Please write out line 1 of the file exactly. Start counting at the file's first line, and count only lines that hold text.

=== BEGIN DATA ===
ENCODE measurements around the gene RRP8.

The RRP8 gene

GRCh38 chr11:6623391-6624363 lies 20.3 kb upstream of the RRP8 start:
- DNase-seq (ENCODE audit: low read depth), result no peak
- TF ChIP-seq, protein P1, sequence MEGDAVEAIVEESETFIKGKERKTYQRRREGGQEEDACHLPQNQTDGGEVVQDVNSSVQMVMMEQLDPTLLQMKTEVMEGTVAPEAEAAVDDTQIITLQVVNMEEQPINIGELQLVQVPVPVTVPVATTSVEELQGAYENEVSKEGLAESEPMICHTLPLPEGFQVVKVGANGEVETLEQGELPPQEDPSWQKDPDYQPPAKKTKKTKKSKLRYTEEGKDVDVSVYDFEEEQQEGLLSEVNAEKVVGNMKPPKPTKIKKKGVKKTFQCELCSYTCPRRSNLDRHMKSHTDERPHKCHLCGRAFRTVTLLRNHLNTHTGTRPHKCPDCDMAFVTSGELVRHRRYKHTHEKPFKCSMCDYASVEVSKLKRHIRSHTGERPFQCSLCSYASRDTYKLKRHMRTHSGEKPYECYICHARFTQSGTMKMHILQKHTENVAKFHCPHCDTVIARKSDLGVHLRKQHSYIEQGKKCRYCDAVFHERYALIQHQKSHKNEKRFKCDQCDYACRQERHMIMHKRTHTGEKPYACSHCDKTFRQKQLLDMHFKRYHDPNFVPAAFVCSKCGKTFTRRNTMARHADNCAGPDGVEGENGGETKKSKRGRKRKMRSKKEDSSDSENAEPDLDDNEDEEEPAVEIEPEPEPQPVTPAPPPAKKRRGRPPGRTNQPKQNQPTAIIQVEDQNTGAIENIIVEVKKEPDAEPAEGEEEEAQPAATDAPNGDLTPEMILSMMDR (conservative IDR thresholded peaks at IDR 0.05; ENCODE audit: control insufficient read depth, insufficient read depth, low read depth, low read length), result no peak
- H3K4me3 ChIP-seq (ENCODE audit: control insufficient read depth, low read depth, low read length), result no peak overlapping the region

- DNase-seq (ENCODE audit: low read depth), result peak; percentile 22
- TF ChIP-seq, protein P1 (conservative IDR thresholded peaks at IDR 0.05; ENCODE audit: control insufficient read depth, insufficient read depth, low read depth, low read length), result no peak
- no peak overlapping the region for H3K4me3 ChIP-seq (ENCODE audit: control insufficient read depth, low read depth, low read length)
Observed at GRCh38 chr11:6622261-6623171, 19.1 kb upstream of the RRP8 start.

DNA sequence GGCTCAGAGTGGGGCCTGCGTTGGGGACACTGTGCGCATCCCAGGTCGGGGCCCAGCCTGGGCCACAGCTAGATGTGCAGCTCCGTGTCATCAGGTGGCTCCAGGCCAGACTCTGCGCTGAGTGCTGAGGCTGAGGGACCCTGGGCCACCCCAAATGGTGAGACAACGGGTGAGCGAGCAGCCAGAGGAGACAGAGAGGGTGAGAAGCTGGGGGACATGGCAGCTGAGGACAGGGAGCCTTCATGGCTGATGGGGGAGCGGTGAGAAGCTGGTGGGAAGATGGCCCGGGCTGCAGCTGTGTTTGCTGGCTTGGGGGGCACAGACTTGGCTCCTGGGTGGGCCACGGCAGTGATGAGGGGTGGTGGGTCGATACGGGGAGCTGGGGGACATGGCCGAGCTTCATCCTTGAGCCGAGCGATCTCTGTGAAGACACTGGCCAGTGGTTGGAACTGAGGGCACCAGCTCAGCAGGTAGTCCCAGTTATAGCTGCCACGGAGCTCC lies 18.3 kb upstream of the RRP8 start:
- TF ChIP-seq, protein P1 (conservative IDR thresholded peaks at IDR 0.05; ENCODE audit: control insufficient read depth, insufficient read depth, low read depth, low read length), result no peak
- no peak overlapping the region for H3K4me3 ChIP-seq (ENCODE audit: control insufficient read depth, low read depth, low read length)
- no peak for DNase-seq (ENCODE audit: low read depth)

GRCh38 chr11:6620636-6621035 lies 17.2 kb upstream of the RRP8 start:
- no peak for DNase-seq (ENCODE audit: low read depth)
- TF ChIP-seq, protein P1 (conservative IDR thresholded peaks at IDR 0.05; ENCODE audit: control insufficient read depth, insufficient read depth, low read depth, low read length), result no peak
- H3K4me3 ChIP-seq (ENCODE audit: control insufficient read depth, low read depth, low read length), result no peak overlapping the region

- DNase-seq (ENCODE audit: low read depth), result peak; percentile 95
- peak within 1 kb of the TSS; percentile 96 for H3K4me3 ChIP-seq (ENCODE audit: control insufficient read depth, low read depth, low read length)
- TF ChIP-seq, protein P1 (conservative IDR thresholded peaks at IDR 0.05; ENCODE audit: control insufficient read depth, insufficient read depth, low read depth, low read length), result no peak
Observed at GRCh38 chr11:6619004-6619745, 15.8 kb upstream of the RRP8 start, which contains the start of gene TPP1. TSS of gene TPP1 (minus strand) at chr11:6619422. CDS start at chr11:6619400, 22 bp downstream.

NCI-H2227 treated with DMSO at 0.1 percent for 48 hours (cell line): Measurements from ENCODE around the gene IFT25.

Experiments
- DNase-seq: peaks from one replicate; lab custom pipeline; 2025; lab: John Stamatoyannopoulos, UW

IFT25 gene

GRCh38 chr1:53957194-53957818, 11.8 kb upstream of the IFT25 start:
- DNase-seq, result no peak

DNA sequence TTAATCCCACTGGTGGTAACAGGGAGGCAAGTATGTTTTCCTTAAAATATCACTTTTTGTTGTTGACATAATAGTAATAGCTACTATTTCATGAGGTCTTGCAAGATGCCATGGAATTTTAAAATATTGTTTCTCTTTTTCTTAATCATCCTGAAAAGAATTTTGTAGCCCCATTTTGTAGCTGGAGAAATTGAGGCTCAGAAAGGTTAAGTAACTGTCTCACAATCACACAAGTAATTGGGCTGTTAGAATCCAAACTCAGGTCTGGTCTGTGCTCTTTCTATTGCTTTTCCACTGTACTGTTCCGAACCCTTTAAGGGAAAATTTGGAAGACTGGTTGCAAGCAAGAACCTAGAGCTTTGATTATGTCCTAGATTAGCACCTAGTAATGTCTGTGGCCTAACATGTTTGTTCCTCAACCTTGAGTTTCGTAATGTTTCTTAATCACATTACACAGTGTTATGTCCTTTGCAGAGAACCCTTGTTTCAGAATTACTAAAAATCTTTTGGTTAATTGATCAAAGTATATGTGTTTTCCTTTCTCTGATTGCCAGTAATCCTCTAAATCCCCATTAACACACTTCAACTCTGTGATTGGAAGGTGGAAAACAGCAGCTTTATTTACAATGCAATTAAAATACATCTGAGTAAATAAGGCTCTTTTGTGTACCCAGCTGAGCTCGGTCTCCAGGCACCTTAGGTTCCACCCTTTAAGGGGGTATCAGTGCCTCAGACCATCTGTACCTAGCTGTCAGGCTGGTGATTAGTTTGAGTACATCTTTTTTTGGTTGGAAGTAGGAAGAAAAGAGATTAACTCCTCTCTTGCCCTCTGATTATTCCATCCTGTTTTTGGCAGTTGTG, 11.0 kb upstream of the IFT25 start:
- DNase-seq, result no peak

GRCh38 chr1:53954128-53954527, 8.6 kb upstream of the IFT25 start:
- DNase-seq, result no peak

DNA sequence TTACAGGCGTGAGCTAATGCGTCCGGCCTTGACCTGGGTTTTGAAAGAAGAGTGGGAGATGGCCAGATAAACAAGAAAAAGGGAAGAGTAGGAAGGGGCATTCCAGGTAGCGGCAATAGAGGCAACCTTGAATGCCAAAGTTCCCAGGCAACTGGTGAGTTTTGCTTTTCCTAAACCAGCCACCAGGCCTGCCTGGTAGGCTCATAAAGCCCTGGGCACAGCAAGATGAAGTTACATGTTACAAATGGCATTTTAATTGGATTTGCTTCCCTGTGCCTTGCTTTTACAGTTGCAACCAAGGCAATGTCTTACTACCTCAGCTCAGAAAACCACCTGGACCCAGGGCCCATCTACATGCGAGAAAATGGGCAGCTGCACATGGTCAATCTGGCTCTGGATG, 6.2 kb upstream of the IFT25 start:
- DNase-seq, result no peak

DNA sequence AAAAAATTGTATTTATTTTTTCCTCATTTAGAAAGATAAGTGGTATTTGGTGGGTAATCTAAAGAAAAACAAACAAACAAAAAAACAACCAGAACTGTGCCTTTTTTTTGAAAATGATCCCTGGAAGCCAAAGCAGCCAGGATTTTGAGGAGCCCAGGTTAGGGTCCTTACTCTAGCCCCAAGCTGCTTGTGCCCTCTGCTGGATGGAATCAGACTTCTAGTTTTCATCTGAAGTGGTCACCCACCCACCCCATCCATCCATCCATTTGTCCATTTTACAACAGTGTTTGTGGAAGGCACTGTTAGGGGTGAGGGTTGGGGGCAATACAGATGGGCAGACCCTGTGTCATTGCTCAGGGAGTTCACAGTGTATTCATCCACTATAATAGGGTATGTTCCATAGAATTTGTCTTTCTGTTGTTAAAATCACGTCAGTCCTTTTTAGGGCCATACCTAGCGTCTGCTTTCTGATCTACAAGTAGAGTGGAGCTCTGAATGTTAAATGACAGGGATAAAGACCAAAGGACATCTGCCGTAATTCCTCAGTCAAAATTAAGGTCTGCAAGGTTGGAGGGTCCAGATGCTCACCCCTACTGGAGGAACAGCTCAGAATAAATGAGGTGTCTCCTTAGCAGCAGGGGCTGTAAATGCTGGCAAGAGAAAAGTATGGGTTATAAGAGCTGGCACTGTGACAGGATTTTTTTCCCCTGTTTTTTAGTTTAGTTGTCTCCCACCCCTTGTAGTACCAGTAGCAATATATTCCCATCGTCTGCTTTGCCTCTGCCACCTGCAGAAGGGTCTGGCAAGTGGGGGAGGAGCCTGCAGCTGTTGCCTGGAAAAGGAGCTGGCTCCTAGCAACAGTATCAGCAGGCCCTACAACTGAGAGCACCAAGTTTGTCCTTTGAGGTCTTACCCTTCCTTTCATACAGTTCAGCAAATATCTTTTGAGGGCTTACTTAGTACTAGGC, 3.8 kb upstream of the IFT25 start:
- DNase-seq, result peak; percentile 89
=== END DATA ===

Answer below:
ENCODE measurements around the gene RRP8.